A subgroup of patients with common variable immunodeficiency (CVID) experience immune dysregulation manifesting as autoimmunity, lymphoproliferation, and organ inflammation and thereby increasing morbidity and mortality. Therefore treatment of these complications demands a deeper comprehension of their cause and pathophysiology.Objectives:
On the basis of the identification of an interferon signature in patients with CVID with secondary complications and a skewed follicular helper T-cell differentiation in defined monogenic immunodeficiencies, we sought to determine the profile of CD4 memory T cells in blood and secondary lymphatic tissues of these patients.Methods:
We quantified TH1/TH2/TH17 CD4 memory T cells in blood and lymph nodes of patients with CVID using flow cytometry, analyzed their function, and correlated all findings to the burden of immune dysregulation.Results:
Patients with CVID with immune dysregulation had a skewed memory CD4 T-cell differentiation toward a CXCR3+CCR6− TH1 phenotype both in blood and lymph nodes. Consistent with our phenotypic findings, we observed a higher IFN-γ production in peripheral CD4 memory T cells and lymph node–derived follicular helper T cells of patients with CVID compared with those of healthy control subjects. Increased IFN-γ production was accompanied by a poor germinal center output, an accumulation of T-box transcription factor (T-bet)+ B cells in lymph nodes, and an accumulation of T-bet+CD21low B cells in peripheral blood of affected patients.Conclusion:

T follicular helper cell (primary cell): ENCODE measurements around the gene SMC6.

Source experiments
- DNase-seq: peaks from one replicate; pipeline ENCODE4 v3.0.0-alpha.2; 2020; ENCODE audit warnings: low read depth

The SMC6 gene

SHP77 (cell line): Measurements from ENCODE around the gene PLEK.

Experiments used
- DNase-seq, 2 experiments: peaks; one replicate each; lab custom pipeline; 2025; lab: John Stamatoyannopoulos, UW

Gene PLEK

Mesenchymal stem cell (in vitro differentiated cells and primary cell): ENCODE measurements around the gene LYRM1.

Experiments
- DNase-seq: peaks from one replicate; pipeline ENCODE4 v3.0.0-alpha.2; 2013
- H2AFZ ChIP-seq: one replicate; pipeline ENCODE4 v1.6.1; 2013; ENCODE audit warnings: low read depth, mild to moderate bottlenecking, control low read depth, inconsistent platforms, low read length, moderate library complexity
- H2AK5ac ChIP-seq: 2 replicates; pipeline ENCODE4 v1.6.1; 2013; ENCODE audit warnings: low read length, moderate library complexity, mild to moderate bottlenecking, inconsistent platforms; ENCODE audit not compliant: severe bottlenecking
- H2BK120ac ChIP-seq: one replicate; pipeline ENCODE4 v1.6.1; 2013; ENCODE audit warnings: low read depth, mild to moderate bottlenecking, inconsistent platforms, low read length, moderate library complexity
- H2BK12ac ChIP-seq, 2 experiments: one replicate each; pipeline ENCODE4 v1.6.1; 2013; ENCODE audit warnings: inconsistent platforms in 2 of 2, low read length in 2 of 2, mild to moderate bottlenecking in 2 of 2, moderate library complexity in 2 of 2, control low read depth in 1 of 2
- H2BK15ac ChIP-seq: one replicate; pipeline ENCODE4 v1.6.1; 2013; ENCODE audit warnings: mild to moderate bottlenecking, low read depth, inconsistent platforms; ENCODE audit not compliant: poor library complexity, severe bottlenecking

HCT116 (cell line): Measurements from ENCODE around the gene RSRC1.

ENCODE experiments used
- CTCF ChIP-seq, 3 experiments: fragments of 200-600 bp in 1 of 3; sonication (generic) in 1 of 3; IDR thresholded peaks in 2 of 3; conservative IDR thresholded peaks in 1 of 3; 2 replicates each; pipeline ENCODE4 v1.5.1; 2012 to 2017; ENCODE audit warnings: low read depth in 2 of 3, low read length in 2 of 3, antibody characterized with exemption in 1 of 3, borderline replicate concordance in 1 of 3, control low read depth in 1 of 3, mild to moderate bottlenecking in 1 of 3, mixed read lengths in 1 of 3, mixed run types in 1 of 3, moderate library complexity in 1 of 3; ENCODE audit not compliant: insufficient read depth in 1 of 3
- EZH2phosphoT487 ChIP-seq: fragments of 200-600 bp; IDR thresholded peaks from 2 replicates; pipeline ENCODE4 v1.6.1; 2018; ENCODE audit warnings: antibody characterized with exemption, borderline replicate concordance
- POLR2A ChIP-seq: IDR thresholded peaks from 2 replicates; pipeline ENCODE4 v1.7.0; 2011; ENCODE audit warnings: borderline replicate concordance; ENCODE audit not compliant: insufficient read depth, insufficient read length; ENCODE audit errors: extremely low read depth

Identification of excessive IFN-γ production by blood and lymph node–derived T cells of patients with CVID with immune dysregulation will offer new therapeutic avenues for this subgroup. CD21low B cells might serve as a marker of this IFN-γ–associated dysregulation.